Boomkat Product Review:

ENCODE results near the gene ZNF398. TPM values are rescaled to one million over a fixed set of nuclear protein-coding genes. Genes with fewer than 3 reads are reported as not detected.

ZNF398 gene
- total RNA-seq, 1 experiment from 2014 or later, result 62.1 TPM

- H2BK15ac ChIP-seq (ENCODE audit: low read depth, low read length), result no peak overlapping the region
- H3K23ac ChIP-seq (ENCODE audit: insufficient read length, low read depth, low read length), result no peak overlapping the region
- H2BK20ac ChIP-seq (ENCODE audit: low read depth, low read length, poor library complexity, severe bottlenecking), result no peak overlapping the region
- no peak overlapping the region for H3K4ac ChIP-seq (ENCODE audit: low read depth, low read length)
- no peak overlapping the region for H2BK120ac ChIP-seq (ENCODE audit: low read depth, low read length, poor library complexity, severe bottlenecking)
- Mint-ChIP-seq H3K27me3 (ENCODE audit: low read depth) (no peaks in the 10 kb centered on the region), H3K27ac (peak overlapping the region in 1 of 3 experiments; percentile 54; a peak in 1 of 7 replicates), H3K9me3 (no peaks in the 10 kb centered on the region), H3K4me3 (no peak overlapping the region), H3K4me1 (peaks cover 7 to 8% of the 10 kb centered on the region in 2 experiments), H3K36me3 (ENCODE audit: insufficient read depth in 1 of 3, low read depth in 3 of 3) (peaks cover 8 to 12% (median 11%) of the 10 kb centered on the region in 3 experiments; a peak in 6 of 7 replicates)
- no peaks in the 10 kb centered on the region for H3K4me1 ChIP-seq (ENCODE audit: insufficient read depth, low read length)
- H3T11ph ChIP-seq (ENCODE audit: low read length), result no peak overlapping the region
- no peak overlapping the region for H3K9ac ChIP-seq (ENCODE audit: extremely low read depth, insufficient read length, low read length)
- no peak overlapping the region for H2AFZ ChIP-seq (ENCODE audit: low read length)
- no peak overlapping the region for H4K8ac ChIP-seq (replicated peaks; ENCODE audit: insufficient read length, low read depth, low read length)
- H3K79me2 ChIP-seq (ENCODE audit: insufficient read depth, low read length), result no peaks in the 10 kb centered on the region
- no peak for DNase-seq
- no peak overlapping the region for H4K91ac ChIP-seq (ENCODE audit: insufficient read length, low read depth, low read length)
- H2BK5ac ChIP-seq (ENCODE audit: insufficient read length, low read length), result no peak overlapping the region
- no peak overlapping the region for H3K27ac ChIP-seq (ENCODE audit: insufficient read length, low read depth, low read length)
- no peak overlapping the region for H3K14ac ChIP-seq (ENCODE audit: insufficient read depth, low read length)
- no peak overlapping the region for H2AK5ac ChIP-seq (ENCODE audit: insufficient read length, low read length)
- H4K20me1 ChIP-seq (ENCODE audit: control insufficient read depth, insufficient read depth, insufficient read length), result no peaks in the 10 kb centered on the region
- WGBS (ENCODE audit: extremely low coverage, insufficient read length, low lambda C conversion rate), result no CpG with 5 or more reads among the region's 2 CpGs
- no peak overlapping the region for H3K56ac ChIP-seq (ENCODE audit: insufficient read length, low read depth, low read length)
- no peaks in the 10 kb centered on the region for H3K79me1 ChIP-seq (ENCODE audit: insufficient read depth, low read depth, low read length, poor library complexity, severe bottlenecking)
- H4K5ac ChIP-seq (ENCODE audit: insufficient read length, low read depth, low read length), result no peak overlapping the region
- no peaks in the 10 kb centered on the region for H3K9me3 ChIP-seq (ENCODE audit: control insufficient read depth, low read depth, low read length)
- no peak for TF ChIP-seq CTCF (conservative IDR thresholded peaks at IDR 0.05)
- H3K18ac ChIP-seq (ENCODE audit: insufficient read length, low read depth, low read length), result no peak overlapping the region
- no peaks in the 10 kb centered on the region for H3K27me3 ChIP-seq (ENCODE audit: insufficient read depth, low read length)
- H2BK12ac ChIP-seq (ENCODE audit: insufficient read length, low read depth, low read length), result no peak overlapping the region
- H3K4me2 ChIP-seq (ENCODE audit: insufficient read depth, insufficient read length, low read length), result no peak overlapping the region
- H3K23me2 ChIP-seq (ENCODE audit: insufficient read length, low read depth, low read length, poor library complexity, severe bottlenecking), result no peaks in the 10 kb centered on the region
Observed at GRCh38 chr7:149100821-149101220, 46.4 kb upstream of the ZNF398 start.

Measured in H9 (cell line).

It's always a treat to hear new work from Erik Skodvin, and this latest release from the Deaf Center / Svarte Greiner man is certainly no let down. Flare is an eerily cinematic long-player that presents the listener with a markedly more spacious and airy soundscape than some of his most recent output; compared with the unforgiving blackness of Svarte Greiner's Penpals Forever, for instance, Flare has a more wistful and classical-influenced temperament. With the rusty string scraping and aloof piano phrasings of 'Etching An Entrance', the album gets off to an immersive and gently creepy beginning, building strongly on a sense of foreboding with the superb 'Matine', which could have been lifted from the score to some sort of Nordic existential Western. Similarly, the strange, arid vistas of 'Neither Dust' are punctuated by an evocative gallop that implicitly carries a Morricone-ish feel to it, even if it's tone is ultimately far darker than any such comparison might intimate. The album is partitioned into a series of relatively brief tracks, each one establishing its own particular minor-key mood, at times flirting with guitar-led bleakness ('Failing Eyes'), while at others latching onto more menacing, rhythmic elements ('Graves') but in all cases the productions are astoundingly full and uncannily visual - a factor that only conspires to further emphasise the soundtrack-like qualities of the album. Stunning material from the Miasmah boss, Flare might well be up there with his best work to date.